CORY REYNOLDS | DATE 3/2/2017
Artist, political activist and pioneer of auto-destructive art Gustav Metzger has died this week at age 90.
Born in Nuremberg to Polish-Jewish parents, he was sent to Britain as a Kindertransport refugee in 1939. His parents and many of his relatives died in the Holocaust.
An artist who both confounded and influenced many, including The Who's Pete Townshend, who credits Metzger's ideas as the impetus behind his on-stage guitar-smashing, Metzger was virulently anti-capitalist, anti-consumerist, and anti-nuclear-armament. Above all, his art rejected power.
On November 4, 1959, Metzger penned his now-famous manifesto on auto-destructive art. In tribute, we present an excerpt here, as well as a selection of artworks from across his career, reproduced from the recent retrospective catalog, Gustav Metzger: Act or Perish!
Above: Metzger performing "The Southbank Demonstration," London, 1961.
AUTO DESTRUCTIVE ART
Auto-destructive art is primarily a form of public art for industrial societies.
Self-destructive painting, sculpture and construction is a total unity of idea, site, form, colour, method and timing of the disintegrative process.
Auto-destructive art can be created with natural forces, traditional art techniques and technological techniques.
The amplified sound of the auto-destructive process can be an element of the total conception.
The artist may collaborate with scientists, engineers.
Self-destructive art can be machine produced and factory assembled.
Auto-destructive paintings, sculptures and constructions have a lifetime varying from a few moments to twenty years. When the disintegrative process is complete the work is to be removed from the site and scrapped.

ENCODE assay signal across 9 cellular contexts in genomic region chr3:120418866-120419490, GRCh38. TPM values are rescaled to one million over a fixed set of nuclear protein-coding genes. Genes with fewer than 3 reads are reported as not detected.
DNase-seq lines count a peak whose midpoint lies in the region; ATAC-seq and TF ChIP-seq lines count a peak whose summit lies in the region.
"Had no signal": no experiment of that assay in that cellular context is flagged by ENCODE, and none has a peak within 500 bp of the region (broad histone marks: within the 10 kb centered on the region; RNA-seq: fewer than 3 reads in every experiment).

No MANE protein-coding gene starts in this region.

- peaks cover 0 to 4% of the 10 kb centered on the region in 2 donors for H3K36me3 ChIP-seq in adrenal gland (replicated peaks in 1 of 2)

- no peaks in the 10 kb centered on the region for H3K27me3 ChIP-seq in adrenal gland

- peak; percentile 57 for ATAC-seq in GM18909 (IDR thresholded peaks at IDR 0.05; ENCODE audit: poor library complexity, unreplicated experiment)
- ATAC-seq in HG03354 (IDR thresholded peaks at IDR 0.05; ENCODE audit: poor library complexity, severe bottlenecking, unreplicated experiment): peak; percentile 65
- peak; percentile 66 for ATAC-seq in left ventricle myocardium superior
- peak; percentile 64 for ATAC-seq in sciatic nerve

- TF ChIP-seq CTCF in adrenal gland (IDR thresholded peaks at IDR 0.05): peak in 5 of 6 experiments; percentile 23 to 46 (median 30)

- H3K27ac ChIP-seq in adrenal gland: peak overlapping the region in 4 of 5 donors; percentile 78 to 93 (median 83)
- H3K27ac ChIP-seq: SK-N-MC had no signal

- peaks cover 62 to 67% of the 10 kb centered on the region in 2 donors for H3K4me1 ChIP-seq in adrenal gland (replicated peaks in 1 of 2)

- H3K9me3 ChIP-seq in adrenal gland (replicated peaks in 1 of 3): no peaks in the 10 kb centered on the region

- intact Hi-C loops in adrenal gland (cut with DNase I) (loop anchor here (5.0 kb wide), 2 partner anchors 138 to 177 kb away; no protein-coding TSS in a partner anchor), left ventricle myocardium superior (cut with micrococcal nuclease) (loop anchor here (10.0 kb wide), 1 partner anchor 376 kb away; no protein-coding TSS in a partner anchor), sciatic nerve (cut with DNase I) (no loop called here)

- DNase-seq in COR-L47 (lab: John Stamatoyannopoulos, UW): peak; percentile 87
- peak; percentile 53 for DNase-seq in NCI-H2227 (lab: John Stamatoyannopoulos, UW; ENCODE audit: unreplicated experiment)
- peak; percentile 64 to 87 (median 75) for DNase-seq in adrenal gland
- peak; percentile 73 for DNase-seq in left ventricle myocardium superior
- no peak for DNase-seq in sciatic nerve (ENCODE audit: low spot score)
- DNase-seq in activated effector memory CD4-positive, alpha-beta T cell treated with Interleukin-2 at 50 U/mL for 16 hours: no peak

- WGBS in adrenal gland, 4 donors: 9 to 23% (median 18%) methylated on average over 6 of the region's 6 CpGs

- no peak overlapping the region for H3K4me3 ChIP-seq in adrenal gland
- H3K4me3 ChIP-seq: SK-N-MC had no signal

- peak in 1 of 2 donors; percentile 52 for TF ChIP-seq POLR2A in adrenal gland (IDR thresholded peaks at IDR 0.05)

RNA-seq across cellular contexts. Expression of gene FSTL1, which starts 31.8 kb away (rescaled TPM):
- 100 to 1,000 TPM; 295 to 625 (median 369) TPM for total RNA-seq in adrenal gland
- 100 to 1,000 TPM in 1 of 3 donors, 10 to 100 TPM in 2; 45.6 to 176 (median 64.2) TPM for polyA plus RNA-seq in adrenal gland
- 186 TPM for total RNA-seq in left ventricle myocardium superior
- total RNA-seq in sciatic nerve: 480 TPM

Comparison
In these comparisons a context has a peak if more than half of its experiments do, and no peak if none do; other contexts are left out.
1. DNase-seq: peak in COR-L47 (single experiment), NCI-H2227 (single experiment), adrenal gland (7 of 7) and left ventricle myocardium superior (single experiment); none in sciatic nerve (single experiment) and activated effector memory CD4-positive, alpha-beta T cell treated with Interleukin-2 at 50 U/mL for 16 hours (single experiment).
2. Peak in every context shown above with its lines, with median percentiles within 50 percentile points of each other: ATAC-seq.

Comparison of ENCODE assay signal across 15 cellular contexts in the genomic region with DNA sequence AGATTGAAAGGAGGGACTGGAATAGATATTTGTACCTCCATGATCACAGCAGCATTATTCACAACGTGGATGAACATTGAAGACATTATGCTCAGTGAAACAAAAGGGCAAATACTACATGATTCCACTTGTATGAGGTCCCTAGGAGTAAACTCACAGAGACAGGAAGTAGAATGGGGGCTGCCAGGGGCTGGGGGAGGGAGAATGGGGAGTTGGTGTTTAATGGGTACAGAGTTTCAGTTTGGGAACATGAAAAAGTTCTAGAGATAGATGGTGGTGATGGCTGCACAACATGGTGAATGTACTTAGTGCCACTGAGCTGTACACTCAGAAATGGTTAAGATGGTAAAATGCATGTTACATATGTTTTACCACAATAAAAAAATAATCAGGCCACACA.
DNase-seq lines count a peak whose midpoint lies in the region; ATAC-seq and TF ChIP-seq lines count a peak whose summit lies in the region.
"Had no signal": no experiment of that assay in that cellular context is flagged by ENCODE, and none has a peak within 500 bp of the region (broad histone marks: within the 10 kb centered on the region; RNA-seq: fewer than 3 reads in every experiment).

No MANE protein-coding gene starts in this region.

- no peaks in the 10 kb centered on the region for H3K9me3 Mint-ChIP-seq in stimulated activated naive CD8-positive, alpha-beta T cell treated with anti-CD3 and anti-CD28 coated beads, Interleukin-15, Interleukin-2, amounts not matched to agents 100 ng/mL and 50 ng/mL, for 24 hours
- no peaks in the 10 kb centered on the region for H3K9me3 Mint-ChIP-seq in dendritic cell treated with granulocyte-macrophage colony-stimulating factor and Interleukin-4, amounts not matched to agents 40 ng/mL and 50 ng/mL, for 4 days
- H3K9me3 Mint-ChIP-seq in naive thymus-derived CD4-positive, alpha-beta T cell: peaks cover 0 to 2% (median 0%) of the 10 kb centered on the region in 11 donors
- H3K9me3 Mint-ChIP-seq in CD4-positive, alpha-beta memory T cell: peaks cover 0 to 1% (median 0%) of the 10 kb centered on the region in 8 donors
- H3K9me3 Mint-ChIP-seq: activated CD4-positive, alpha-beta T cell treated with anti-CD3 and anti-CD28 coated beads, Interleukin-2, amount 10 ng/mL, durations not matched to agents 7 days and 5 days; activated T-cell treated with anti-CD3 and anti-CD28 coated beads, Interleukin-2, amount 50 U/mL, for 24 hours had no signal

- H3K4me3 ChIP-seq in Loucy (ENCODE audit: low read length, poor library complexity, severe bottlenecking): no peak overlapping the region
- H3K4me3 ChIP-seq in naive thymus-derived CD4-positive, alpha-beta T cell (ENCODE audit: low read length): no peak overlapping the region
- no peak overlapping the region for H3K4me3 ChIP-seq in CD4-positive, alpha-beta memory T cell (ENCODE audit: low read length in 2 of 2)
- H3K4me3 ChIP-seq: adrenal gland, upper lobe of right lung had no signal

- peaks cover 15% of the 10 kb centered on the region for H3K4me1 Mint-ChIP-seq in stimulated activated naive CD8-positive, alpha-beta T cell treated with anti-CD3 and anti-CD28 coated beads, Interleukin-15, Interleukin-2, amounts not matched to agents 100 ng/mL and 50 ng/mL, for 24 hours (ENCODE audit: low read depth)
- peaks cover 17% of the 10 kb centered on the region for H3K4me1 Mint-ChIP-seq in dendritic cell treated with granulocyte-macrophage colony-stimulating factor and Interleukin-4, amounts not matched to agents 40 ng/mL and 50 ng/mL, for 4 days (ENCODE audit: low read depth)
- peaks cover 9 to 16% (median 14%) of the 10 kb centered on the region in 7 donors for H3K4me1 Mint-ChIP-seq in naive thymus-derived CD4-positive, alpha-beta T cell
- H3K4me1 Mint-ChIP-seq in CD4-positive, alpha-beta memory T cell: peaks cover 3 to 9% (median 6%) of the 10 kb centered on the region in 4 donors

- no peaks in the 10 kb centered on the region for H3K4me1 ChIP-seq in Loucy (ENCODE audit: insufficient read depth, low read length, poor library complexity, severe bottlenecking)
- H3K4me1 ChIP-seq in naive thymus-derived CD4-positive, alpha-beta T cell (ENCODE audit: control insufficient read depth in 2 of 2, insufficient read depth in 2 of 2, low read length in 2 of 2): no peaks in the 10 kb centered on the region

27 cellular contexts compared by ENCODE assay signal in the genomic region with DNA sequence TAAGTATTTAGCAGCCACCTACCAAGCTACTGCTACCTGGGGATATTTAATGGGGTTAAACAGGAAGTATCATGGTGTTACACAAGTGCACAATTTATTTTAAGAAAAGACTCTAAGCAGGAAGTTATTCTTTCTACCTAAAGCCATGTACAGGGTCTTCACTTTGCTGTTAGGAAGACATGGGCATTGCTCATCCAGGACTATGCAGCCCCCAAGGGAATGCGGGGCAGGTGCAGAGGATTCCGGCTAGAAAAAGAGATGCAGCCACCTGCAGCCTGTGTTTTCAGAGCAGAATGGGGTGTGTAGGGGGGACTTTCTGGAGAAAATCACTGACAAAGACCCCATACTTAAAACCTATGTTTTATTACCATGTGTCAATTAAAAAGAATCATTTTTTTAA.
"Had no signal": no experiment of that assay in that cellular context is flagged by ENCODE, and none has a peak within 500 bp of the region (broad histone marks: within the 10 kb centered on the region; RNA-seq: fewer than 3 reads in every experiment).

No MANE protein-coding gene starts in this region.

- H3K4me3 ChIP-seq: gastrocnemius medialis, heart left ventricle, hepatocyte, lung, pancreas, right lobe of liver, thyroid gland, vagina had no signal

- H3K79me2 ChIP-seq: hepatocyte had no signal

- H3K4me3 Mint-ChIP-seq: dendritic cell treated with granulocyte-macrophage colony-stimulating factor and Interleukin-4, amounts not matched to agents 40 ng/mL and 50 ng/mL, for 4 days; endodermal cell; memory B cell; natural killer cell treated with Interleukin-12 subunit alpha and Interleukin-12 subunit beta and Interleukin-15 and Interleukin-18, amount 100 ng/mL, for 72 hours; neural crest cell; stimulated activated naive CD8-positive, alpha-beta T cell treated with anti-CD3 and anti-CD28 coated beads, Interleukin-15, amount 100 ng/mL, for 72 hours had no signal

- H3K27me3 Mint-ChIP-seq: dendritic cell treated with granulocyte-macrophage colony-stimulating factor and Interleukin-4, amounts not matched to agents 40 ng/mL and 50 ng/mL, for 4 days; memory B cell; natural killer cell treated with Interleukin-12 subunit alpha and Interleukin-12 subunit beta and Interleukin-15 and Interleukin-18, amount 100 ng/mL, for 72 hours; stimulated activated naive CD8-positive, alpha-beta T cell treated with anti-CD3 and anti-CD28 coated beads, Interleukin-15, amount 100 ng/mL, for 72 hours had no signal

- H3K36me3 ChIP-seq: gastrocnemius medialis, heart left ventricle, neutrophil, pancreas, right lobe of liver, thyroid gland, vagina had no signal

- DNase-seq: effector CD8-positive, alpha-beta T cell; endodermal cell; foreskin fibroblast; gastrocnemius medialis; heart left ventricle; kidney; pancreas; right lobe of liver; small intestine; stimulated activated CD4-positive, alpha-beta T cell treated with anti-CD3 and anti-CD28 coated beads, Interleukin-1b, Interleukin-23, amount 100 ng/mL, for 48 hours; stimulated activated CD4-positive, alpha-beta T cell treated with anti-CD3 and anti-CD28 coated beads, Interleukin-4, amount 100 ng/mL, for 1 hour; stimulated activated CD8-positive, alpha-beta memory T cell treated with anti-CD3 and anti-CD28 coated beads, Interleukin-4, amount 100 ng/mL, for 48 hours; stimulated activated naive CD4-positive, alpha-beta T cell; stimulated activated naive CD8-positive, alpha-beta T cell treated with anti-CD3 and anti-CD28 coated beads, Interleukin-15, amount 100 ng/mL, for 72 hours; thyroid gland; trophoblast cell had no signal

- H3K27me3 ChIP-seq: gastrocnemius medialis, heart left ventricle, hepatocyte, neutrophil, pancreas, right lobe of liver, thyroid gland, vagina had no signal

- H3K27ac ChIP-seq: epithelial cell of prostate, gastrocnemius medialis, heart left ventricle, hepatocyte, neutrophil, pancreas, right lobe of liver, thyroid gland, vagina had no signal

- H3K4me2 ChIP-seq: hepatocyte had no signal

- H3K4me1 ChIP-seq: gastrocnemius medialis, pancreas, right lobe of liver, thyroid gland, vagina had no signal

London, 4th November, 1959 G. METZGER
"Reclining Figure," no date.
Elements from "Liquid Crystal Environment" (1965-1966/1998), in which heat-sensitive liquid crystals are placed between glass slides and inserted into projectors. In 1966 these were displayed during a performance of the bands Cream, The Move and The Who at the Roundhouse in London.
Flier for The Destruction in Art Symposium (DIAS), London, 1966. This gathering of international artists, poets, and scientists also included members of the counter-cultural underground who spoke on destruction in art.
"Historic Photographs: Kill the Cars, Camden Town, London, 1996," 1996-2015. For this series, Metzger enlarged and obscured old press photographs, combining them with raw materials to create sculptural tableaux that challenge the viewer to literally look beyond the surface of the piece. "The works reflect on our recent history and some of its most appalling events, such as napalm bombing during the Vietnam War, the destruction of the Warsaw ghetto by the Nazis, the Oklahoma City bombing and violence between Jews and Arabs."
"Untitled," no date.
"Light Drawing," 2014.
Hbk, 8.75 x 11.75 in. / 220 pgs / 84 color / 51 b&w.
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